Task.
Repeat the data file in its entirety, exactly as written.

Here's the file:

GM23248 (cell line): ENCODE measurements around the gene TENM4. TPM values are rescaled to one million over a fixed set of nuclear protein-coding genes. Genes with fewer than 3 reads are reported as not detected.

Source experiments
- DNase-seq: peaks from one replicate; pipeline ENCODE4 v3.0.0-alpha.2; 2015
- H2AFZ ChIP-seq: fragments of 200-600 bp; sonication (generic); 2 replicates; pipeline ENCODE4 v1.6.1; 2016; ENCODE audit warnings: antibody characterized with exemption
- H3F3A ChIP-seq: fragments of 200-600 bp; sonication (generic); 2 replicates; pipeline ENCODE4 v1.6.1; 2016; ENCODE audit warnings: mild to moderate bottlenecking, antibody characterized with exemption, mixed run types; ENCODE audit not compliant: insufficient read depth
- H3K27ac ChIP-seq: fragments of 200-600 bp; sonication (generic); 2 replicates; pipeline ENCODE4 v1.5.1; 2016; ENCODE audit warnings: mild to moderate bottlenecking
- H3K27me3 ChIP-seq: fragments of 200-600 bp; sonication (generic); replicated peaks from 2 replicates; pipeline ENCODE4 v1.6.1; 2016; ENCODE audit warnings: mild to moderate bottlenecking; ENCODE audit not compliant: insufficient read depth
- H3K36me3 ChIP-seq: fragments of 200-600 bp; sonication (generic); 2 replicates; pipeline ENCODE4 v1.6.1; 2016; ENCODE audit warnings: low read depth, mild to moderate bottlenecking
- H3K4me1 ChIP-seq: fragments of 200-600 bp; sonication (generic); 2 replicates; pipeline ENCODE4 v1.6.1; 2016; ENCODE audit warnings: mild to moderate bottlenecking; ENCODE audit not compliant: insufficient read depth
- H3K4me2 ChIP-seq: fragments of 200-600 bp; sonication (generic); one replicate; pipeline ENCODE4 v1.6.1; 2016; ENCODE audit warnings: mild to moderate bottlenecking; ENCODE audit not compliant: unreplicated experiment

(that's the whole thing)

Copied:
GM23248 (cell line): ENCODE measurements around the gene TENM4. TPM values are rescaled to one million over a fixed set of nuclear protein-coding genes. Genes with fewer than 3 reads are reported as not detected.

Source experiments
- DNase-seq: peaks from one replicate; pipeline ENCODE4 v3.0.0-alpha.2; 2015
- H2AFZ ChIP-seq: fragments of 200-600 bp; sonication (generic); 2 replicates; pipeline ENCODE4 v1.6.1; 2016; ENCODE audit warnings: antibody characterized with exemption
- H3F3A ChIP-seq: fragments of 200-600 bp; sonication (generic); 2 replicates; pipeline ENCODE4 v1.6.1; 2016; ENCODE audit warnings: mild to moderate bottlenecking, antibody characterized with exemption, mixed run types; ENCODE audit not compliant: insufficient read depth
- H3K27ac ChIP-seq: fragments of 200-600 bp; sonication (generic); 2 replicates; pipeline ENCODE4 v1.5.1; 2016; ENCODE audit warnings: mild to moderate bottlenecking
- H3K27me3 ChIP-seq: fragments of 200-600 bp; sonication (generic); replicated peaks from 2 replicates; pipeline ENCODE4 v1.6.1; 2016; ENCODE audit warnings: mild to moderate bottlenecking; ENCODE audit not compliant: insufficient read depth
- H3K36me3 ChIP-seq: fragments of 200-600 bp; sonication (generic); 2 replicates; pipeline ENCODE4 v1.6.1; 2016; ENCODE audit warnings: low read depth, mild to moderate bottlenecking
- H3K4me1 ChIP-seq: fragments of 200-600 bp; sonication (generic); 2 replicates; pipeline ENCODE4 v1.6.1; 2016; ENCODE audit warnings: mild to moderate bottlenecking; ENCODE audit not compliant: insufficient read depth
- H3K4me2 ChIP-seq: fragments of 200-600 bp; sonication (generic); one replicate; pipeline ENCODE4 v1.6.1; 2016; ENCODE audit warnings: mild to moderate bottlenecking; ENCODE audit not compliant: unreplicated experiment